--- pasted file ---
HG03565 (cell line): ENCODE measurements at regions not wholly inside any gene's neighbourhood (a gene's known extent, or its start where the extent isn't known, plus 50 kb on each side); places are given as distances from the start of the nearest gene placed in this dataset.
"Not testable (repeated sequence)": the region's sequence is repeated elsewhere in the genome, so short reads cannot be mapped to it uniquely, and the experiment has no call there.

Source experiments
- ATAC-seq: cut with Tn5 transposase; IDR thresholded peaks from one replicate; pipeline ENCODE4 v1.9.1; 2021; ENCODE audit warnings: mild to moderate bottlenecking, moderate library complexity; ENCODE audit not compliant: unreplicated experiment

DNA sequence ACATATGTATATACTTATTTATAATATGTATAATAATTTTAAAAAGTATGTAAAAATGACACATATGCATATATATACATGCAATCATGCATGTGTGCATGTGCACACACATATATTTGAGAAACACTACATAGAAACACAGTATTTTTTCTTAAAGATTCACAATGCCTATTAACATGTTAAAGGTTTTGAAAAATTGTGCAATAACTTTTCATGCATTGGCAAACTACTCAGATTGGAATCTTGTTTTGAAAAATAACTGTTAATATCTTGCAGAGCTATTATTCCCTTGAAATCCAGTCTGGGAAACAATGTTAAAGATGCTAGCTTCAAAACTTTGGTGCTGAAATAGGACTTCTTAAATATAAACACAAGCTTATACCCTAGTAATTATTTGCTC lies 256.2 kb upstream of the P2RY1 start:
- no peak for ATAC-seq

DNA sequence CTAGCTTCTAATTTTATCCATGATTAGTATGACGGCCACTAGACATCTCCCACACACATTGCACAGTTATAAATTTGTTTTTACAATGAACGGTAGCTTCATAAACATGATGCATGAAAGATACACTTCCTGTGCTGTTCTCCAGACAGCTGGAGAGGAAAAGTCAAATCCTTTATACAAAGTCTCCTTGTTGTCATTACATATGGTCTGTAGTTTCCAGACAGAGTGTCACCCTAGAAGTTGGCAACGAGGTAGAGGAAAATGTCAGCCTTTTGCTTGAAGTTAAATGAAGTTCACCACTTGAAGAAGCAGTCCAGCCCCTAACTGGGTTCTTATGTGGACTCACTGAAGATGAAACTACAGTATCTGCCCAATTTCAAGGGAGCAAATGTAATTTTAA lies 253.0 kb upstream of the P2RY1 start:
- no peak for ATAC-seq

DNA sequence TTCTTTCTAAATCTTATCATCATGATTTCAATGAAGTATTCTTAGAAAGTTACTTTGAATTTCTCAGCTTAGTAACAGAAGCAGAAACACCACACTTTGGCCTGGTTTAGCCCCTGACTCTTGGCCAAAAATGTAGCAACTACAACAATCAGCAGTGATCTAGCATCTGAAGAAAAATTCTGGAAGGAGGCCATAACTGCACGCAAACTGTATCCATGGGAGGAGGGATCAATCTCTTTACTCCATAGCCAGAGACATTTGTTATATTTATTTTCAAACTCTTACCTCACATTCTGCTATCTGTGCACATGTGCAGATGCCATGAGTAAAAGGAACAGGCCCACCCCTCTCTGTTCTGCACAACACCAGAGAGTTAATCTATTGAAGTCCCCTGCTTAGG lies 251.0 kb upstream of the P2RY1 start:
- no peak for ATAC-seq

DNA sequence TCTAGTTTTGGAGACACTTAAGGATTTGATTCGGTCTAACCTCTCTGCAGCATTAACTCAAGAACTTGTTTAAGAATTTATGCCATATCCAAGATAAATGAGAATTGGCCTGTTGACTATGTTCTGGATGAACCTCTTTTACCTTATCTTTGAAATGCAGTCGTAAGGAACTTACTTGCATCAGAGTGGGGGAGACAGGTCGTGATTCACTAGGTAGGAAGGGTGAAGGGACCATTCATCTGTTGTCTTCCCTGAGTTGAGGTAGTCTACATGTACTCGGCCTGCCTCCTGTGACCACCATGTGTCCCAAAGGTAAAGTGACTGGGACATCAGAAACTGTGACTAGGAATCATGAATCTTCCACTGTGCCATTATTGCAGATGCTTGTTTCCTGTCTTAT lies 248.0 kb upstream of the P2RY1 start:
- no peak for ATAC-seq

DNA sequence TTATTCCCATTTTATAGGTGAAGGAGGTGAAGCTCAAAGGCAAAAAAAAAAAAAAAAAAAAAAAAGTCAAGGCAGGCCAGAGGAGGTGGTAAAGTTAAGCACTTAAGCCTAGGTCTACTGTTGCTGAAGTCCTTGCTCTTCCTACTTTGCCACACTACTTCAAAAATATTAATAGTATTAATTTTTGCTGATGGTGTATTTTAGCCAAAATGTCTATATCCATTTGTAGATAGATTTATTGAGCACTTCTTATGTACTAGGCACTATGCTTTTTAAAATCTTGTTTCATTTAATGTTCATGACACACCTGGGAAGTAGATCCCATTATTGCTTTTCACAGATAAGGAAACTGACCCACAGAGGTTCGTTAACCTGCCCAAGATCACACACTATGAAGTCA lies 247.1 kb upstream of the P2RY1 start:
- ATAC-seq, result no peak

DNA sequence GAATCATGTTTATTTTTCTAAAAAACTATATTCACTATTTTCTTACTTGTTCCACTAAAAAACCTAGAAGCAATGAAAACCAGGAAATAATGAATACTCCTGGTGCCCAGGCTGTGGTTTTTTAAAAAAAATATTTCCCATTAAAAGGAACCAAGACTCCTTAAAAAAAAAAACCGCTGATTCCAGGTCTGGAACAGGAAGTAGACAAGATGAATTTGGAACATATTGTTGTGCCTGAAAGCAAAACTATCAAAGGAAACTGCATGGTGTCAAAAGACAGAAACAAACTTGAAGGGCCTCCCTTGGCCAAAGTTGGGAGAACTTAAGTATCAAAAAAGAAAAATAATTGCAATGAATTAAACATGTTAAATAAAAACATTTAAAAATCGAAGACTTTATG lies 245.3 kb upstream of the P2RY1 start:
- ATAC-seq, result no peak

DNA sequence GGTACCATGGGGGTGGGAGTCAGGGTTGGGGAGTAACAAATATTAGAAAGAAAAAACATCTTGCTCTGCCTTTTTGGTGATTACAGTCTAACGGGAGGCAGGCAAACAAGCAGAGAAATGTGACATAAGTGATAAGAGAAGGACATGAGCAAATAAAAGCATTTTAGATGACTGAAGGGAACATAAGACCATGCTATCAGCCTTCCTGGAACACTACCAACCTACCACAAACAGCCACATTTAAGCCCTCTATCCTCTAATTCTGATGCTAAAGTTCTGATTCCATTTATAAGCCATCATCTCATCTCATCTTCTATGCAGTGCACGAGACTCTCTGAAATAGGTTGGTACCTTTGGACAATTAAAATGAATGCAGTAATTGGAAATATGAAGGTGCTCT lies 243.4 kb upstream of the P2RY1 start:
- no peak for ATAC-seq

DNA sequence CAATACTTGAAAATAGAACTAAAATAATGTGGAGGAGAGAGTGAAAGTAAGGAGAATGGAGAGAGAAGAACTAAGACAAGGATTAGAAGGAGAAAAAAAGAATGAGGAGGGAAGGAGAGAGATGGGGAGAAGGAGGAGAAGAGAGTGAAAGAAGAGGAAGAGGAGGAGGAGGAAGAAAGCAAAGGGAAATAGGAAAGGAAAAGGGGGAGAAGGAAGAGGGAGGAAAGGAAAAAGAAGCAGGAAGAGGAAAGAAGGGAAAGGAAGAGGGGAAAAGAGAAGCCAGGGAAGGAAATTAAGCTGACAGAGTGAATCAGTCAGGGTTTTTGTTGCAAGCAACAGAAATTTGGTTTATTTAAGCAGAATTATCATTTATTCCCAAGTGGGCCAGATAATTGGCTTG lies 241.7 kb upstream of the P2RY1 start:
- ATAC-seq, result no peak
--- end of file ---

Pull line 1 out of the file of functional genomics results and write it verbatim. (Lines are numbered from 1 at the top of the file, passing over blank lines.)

HG03565 (cell line): ENCODE measurements at regions not wholly inside any gene's neighbourhood (a gene's known extent, or its start where the extent isn't known, plus 50 kb on each side); places are given as distances from the start of the nearest gene placed in this dataset.